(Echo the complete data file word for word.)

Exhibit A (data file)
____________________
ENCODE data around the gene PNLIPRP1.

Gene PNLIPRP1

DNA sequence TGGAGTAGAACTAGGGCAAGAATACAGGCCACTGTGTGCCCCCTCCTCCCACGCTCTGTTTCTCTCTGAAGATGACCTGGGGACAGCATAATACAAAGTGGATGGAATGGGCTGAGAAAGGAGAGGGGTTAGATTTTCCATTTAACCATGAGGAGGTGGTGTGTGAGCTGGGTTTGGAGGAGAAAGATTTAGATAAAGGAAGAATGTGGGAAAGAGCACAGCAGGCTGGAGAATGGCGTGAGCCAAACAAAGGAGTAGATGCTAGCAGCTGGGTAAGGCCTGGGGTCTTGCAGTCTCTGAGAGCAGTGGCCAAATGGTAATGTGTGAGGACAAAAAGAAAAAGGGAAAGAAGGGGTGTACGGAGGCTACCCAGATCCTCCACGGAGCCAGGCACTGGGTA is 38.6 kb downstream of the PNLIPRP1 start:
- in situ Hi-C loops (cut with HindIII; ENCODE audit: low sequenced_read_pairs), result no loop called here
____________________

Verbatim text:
ENCODE data around the gene PNLIPRP1.

Gene PNLIPRP1

DNA sequence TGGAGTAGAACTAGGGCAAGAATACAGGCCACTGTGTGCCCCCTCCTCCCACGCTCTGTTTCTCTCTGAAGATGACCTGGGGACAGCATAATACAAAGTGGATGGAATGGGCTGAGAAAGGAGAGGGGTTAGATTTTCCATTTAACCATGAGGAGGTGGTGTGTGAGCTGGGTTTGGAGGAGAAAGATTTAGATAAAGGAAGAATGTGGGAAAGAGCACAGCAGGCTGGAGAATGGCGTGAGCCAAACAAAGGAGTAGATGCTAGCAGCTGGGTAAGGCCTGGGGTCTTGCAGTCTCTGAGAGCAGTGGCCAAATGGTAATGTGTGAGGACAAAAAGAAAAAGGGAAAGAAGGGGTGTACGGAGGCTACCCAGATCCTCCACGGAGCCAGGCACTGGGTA is 38.6 kb downstream of the PNLIPRP1 start:
- in situ Hi-C loops (cut with HindIII; ENCODE audit: low sequenced_read_pairs), result no loop called here